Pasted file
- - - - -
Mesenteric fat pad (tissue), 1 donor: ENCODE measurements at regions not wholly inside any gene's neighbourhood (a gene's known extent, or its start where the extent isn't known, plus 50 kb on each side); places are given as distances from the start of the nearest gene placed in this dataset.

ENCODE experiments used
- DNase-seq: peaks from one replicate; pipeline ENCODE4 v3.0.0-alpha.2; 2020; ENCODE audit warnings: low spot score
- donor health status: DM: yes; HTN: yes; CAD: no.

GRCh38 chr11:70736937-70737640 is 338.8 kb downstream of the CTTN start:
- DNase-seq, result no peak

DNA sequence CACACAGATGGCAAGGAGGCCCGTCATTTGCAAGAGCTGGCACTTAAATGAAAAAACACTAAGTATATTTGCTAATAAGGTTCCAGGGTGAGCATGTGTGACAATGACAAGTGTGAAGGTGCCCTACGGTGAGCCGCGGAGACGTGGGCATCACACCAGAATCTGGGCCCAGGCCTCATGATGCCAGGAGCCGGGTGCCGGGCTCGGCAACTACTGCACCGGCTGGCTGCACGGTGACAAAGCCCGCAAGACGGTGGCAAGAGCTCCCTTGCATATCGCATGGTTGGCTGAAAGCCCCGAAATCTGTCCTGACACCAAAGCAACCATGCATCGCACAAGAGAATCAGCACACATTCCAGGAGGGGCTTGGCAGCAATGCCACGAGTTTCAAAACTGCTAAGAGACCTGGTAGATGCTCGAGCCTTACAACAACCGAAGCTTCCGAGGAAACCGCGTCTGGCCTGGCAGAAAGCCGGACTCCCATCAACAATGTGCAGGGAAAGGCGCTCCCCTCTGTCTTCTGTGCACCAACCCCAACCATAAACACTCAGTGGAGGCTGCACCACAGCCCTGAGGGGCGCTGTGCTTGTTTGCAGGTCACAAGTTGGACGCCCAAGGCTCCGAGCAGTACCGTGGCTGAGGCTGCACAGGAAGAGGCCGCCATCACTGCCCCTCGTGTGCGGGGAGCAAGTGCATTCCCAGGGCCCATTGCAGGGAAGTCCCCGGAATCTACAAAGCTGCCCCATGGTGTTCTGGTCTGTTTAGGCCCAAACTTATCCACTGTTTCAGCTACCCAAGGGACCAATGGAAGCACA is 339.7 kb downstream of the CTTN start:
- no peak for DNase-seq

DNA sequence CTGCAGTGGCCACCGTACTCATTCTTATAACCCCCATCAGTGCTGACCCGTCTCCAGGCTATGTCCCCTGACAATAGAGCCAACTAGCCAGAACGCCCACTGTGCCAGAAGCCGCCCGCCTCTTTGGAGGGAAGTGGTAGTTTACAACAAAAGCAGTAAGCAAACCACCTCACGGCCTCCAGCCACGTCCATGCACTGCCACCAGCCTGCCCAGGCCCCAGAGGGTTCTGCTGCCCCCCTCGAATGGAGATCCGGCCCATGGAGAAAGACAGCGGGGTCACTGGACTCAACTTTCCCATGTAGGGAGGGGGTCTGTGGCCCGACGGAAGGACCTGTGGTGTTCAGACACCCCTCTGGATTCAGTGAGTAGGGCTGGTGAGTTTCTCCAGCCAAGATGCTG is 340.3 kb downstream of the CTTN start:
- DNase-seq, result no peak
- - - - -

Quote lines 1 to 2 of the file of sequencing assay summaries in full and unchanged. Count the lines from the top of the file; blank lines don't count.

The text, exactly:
Mesenteric fat pad (tissue), 1 donor: ENCODE measurements at regions not wholly inside any gene's neighbourhood (a gene's known extent, or its start where the extent isn't known, plus 50 kb on each side); places are given as distances from the start of the nearest gene placed in this dataset.

ENCODE experiments used